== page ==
The answer to long term fat loss and weight maintenance lies in resistance training. Not only is this type of training really important to prevent against conditions such as osteoporosis and postural dysfunction, but it is quite simply, the only way to ensure that you develop a body that is metabolically active throughout the day (not just when exercising).
Resistance Training will help you:
- Increase strength
- Improve sexual function
- Maintain or even increase bone mass as you age
- Increase metabolic rate
- Improve muscular agility, which is proven to help prevent incontinence
- Reduce the risk of heart disease
- Increase flexibility and balance
- Improve functional movement for everyday living
- It’s also both your best anti-aging tool and the best non-surgical alternative for remedying back problems
Perform a resistance training programme anywhere from three to six days a week. You could choose to combine upper and lower body in one session, or you could opt for specific muscle groups in each session.
Don’t train if you’re still sore from your last session, as your growth (and benefit) happens in the recovery period, not the training period. Therefore rest is absolutely vital to a good training programme.
Warming up and stretching
Make sure you warm up well and don’t stretch out (at the end of the session) the muscles you worked during the session. If, for example, you have just done a session that specifically targeted the chest, triceps and shoulders, you won’t want to decrease blood flow to the area by stretching these muscle groups (blood flow is important for nutrition delivery and waste removal). Rather, it’d be better to do a long, slow cool-down after your training session to ensure that blood flow remains optimal for waste removal.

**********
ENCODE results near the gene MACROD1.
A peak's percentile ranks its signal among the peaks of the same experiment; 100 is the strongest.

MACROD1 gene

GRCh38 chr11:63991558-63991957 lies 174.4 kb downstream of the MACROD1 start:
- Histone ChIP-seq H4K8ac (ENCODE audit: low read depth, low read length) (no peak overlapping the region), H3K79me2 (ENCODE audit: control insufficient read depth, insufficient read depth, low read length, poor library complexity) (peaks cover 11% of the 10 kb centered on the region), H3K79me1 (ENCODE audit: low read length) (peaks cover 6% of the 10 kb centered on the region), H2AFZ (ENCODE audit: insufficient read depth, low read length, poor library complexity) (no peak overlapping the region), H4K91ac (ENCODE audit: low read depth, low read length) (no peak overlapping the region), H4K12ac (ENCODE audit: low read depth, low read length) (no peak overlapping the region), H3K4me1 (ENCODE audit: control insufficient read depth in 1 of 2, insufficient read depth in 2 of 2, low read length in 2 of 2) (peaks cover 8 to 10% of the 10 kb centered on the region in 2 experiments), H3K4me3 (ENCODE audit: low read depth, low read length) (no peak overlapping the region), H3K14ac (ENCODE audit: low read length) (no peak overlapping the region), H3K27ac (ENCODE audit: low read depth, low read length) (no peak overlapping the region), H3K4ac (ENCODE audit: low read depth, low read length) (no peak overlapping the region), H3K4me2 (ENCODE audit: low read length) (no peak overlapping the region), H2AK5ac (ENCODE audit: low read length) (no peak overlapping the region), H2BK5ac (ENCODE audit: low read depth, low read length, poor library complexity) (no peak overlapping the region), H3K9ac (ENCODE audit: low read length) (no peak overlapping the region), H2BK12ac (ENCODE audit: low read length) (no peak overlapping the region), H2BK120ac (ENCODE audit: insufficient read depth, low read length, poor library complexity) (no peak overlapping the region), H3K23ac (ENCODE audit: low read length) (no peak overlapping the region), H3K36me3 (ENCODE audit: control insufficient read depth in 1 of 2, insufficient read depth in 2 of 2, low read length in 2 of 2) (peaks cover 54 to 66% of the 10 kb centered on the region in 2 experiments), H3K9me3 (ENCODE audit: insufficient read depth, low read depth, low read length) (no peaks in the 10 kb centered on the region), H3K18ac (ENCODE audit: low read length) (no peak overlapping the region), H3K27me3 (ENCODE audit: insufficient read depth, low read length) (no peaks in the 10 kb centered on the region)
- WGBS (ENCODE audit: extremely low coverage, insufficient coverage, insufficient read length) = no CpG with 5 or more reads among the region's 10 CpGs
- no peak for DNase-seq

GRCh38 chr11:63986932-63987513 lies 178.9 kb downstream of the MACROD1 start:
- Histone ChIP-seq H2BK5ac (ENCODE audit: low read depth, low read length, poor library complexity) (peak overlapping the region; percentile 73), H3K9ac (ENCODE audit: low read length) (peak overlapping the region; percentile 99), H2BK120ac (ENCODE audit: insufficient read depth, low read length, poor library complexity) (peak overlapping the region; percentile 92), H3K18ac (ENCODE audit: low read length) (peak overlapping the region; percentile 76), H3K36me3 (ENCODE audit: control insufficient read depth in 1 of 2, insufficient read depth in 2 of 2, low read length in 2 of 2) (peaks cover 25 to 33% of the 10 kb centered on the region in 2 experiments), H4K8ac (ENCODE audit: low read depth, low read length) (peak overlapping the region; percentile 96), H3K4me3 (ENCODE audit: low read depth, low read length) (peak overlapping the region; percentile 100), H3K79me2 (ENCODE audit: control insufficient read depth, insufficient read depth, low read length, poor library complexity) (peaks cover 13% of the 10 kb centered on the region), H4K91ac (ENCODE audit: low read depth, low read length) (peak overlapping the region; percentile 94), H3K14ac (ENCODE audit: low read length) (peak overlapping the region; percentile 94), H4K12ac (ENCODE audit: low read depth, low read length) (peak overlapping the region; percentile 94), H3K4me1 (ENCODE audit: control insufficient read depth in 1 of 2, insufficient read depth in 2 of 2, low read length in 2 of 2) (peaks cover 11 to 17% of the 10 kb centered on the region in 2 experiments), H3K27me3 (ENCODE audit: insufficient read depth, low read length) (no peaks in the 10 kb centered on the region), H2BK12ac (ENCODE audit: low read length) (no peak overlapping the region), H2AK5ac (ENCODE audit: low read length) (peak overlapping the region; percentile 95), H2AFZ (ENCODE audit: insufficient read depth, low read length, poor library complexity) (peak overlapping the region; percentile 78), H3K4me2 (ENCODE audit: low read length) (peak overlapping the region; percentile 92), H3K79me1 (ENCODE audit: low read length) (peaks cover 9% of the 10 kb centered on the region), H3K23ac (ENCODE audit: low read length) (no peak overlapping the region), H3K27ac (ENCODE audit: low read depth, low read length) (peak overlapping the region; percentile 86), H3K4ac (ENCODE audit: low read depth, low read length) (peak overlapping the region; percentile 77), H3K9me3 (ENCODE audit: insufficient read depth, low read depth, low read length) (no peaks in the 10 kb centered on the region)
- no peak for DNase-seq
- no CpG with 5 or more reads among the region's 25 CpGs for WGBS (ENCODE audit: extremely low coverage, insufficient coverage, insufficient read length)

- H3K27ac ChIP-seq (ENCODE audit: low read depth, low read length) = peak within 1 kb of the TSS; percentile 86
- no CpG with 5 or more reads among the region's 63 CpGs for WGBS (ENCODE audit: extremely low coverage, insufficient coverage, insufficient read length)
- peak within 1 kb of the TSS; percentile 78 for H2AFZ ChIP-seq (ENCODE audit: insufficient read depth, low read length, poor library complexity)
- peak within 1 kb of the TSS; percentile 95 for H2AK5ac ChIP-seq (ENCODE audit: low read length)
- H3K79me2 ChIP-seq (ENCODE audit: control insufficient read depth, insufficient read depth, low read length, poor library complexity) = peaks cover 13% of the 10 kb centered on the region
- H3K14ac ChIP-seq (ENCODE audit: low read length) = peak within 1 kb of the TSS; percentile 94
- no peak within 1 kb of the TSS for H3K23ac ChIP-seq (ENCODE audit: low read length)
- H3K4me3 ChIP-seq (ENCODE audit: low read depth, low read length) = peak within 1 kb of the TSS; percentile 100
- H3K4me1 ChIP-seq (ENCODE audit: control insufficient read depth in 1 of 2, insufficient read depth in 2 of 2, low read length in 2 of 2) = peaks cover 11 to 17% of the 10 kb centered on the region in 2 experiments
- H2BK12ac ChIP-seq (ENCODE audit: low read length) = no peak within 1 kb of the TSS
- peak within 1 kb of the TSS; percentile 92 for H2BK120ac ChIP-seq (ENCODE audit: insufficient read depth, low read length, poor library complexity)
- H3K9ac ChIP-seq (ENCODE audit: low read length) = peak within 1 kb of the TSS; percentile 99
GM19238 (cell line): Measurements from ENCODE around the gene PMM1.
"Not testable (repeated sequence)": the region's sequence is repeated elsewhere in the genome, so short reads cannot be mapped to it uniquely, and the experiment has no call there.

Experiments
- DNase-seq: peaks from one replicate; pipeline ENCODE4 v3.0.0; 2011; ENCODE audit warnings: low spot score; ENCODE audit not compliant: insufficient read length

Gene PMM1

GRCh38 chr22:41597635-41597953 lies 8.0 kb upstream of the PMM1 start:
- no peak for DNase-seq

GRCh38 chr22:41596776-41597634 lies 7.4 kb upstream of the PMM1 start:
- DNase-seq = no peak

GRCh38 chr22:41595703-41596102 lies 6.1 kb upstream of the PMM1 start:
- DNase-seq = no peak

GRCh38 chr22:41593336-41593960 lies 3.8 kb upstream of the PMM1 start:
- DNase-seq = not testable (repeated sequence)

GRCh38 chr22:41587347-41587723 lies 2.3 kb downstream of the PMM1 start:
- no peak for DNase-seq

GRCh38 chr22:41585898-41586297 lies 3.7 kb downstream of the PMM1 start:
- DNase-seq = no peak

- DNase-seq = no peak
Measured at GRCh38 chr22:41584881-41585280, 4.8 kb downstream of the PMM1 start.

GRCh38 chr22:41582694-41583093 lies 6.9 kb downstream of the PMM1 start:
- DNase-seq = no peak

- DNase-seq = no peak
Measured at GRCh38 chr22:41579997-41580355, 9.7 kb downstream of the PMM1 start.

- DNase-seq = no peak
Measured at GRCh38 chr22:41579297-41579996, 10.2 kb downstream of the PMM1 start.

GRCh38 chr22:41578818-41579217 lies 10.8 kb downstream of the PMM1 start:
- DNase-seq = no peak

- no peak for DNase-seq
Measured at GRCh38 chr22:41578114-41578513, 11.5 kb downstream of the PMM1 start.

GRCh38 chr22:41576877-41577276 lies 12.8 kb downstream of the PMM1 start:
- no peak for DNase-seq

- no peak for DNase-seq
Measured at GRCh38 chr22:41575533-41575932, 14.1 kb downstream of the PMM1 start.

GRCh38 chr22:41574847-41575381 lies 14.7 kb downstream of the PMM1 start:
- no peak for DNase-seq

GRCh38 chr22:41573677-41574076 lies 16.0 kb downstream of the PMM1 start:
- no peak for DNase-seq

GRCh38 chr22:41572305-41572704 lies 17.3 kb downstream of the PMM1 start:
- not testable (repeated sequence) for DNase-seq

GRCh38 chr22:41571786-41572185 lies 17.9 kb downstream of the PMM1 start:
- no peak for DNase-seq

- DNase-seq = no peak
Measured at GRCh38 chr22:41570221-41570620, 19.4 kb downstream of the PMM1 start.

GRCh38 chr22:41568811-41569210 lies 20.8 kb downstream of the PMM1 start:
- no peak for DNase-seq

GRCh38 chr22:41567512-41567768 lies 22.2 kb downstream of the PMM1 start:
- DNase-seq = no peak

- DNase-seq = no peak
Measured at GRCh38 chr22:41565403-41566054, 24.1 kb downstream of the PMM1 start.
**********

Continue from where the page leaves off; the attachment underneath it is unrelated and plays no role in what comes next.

In an ideal world, stretching would be done as a session on its own (after a good warm up), concentrating specifically on the muscles you know to be habitually too tight, or overworked. If you can’t manage to do a stand-alone stretching session, simply stretch those muscles you have not just worked (but that are tight), since you’ll be warm from your workout.
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Tanya Wyatt, is the (surprised) author of two internationally released health fitness books, a nutrition lifestyle coach, a presenter and a health educator (and stand-up comedian wannabe). In the past two decades, she has been involved in developing training courses, lecturing and writing on behalf of educational institutions, contributing to a number of health and fitness magazines, and going grey while she does it.
Tanya served on the Advisory Board of Shape magazine for the duration of its license in South Africa, and writes monthly columns for two Port Elizabeth newspapers, Sport Elizabeth and Algoa Sun. She also writes for several online publications and is a regular guest on the city’s local television station, Bay T.V. (she loves the limelight!)
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